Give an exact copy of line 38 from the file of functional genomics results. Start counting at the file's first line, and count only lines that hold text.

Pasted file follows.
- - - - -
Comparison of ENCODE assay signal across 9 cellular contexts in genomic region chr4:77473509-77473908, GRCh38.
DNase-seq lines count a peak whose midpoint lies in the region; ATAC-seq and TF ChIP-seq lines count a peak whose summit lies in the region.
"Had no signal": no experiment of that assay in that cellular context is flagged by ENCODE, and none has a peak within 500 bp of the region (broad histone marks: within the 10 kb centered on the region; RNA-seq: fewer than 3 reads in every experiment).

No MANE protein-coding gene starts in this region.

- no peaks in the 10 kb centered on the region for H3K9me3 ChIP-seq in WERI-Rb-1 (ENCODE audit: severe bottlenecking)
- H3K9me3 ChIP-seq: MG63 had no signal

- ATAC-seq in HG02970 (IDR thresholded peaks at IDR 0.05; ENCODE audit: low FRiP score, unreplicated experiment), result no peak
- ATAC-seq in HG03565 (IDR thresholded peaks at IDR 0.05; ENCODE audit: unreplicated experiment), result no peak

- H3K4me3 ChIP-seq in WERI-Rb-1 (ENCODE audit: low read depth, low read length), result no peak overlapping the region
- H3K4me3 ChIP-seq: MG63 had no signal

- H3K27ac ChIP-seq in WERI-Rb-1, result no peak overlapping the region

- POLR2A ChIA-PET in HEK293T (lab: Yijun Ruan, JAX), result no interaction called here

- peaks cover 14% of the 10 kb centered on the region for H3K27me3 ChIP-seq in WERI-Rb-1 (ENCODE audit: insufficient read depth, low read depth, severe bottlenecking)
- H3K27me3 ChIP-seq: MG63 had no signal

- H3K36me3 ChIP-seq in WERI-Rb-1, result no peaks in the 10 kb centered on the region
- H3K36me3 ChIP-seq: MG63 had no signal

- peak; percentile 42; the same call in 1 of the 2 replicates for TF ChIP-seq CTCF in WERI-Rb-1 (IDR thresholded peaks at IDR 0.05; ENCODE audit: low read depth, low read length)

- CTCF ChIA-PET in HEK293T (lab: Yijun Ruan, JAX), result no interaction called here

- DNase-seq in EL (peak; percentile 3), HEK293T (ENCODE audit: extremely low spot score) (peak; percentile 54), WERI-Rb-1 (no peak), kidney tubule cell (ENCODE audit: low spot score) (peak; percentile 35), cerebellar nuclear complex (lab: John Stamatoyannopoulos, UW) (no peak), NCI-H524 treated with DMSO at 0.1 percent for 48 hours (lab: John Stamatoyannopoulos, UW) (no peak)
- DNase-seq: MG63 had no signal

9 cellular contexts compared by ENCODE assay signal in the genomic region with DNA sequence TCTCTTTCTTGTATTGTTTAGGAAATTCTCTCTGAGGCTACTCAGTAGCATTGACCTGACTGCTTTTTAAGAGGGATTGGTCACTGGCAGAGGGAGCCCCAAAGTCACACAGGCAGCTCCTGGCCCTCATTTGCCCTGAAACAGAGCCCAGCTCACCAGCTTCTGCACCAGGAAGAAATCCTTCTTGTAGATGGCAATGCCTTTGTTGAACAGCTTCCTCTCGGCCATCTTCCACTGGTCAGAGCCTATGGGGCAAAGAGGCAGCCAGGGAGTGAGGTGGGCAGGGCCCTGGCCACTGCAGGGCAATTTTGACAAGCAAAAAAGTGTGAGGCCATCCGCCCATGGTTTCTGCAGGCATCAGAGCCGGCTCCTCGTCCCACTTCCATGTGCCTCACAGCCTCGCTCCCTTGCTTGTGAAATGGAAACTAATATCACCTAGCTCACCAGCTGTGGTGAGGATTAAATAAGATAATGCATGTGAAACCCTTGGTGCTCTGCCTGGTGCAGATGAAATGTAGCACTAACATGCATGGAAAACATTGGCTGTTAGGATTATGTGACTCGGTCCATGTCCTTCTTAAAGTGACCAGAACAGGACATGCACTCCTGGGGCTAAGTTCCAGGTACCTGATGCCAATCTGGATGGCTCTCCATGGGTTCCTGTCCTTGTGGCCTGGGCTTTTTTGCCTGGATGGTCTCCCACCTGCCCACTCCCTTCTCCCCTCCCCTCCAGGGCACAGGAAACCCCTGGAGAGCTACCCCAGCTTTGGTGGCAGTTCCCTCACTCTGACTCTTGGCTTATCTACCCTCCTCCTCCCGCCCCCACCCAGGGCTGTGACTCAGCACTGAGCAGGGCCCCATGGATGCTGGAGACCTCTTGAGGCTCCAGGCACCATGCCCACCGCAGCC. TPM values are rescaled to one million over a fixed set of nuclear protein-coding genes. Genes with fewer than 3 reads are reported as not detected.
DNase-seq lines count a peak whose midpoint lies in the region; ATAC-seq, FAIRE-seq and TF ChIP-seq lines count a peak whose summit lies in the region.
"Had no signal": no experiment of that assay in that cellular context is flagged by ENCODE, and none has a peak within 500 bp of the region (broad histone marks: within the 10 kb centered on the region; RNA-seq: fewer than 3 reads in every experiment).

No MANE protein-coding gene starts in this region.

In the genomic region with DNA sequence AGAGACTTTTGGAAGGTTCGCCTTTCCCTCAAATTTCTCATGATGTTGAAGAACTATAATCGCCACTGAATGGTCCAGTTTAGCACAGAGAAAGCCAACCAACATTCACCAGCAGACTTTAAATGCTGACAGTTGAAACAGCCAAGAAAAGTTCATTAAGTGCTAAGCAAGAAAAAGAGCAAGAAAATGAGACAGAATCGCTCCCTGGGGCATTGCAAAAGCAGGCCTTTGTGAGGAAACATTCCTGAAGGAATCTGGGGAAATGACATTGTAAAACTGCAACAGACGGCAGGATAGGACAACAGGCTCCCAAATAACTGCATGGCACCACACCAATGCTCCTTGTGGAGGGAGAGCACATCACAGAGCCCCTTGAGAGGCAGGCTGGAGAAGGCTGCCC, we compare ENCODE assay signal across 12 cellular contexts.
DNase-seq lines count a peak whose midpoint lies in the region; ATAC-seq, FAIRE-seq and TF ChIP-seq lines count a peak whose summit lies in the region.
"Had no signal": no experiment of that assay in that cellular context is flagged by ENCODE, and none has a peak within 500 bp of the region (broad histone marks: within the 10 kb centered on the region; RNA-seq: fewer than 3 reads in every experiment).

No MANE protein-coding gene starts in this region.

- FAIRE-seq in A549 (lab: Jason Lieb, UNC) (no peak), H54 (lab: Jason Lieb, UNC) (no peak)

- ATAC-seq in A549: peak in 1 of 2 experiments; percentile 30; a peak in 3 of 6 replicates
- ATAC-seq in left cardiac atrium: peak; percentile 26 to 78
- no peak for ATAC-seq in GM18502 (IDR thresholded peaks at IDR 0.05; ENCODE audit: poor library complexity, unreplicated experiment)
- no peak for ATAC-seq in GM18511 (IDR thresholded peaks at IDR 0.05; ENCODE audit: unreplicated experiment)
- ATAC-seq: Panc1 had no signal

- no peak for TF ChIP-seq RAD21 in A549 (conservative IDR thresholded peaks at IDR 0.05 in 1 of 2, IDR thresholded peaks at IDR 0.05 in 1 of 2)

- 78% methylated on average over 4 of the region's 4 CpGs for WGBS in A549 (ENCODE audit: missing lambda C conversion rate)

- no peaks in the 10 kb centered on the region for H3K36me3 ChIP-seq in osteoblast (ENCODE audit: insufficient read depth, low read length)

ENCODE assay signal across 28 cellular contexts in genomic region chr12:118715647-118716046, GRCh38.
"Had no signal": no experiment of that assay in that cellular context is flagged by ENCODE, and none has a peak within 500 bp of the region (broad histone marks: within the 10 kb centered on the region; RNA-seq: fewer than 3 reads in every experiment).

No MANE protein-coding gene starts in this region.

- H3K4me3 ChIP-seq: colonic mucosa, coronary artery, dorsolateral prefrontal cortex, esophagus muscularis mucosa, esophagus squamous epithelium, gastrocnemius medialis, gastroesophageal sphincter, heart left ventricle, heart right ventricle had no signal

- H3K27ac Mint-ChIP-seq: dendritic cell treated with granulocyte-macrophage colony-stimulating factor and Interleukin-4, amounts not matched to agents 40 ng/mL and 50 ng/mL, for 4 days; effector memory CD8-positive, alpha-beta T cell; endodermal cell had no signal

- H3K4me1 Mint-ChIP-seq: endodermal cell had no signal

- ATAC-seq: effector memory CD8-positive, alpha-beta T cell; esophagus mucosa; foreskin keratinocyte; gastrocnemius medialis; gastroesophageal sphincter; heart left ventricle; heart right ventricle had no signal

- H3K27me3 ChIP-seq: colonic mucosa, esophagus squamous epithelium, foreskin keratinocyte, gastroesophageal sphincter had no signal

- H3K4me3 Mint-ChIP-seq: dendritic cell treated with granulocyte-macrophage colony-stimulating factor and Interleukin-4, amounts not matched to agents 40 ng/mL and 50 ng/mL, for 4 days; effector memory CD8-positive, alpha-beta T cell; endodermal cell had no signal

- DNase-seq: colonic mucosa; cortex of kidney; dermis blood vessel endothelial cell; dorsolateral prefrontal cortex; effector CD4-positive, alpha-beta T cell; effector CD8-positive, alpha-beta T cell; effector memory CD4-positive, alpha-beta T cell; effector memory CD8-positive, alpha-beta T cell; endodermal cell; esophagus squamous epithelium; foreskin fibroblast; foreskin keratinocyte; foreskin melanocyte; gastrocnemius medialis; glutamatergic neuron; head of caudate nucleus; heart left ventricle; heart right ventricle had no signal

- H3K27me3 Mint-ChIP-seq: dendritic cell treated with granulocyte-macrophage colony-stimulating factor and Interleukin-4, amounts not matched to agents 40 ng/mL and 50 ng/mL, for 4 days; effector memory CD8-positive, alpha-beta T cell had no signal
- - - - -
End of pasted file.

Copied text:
ENCODE assay signal across 28 cellular contexts in genomic region chr12:118715647-118716046, GRCh38.